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Accessibility Act: Time to move forward!

Tackling the complex proposal for the European Accessibility Act was the ambitious task of the 3 panels organized on the subject at an event that took place at the European Parliament on 9th November 2016. The event was co-organized by EDF and the Disability Intergroup of the European Parliament and hosted by MEP Olga Sehnalová. A range of experts presented their views on the Accessibility Act, with each of the 3 panels focusing on a different aspect: accessibility of ICT products and services, accessibility of transport and built environment, and how the Act should be put into practice.

The Disability Intergroup was represented by its co-chairs Ádám Kósa, Helga Stevens and Kostadinka Kuneva, as well as by its vice-chair, Olga Sehnalová. They all expressed their support on the adoption of a meaningful Accessibility Act, that will benefit not only the 80 million persons with disabilities and the 150 million elderly people living in Europe, but all European citizens. It was also highlighted that the commitment of EDF and its national members is essential in this process.

The newly appointed rapporteur of the Act in the IMCO Committee, Morten Løkkegaard, was also present at the meeting. He stated that his intention was to listen rather than to present a defined stance, as he has taken the file upon himself only very recently. He expressed his determination to make swift progress with regards to the proposal, but added that its scope is probably not precise enough. Furthermore, he reflected on the issue of striking a balance and ensuring that innovation would not be hampered.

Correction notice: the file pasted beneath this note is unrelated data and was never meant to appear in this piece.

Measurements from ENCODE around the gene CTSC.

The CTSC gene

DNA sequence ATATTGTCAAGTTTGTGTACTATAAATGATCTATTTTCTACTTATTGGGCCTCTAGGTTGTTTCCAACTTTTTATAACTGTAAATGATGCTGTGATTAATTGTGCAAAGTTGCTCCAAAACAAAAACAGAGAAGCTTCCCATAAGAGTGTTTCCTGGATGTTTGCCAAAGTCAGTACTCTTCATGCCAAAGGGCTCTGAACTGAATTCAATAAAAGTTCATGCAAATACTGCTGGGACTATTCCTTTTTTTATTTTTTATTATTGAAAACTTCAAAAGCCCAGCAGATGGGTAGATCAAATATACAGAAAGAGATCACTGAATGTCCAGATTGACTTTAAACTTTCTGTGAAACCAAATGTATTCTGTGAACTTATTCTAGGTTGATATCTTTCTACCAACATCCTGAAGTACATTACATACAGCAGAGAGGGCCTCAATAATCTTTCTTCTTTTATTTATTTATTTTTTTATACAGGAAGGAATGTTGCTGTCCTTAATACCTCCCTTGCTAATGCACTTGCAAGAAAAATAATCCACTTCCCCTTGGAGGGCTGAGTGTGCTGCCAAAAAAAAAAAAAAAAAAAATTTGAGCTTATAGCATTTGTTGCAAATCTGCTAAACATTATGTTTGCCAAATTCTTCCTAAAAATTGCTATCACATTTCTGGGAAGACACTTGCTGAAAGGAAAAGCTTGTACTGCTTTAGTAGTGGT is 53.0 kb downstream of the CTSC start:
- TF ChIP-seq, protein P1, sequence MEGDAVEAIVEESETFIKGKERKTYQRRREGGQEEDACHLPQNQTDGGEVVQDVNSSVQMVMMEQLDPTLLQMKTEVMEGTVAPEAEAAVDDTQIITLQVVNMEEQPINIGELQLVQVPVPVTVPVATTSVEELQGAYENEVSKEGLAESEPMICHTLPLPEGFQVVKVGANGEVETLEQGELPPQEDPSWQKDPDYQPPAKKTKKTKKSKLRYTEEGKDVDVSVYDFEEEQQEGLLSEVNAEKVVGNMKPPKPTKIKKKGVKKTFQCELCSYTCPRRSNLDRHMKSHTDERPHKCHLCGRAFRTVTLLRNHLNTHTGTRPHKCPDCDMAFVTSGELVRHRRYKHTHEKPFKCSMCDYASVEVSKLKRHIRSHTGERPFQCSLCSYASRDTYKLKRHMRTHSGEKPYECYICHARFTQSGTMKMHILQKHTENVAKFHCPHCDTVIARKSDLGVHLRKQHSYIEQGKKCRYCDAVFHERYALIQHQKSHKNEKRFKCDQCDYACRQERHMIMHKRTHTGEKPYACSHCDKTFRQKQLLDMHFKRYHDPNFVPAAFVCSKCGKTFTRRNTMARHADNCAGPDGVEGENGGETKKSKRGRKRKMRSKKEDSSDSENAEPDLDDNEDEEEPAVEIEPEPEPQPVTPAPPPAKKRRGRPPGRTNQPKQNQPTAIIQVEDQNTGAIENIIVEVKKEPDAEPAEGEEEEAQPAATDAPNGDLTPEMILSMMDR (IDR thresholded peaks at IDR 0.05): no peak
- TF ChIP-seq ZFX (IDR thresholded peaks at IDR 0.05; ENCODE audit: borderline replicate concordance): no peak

The rapporteur for the TRAN Committee, Davor Škrlec, also presented his views and underlined the need for an accessible, multi-modal transport chain, including booking and ticketing.

The EDF Director, Catherine Naughton, emphasised that accessibility is a fundamental right enshrined in the UN Convention for the Rights of Persons with Disabilities (CRPD), but that it also has an enormous economic potential: “Accessibility is a pre-condition to enjoy other fundamental rights, such as access to the workplace, education, public services, free movement, leisure, etc. that persons with disabilities should enjoy on equal basis with others. On the other hand, by harmonising a set of accessibility requirements for products and services for the EU, we will create economies of scale and more know-how inside public and private organisations to take into account 80 million persons with disabilities and many more millions that will benefit from having more accessible products and services”. You can listen to the recording of the meeting here.

VIEWS International has been following the progress of the Accessibility Act with great interest and anticipation, as it has the potential to positively influence the lives of young visually impaired people and to improve their freedom of movement and independent living, two key elements of VIEWS' mission.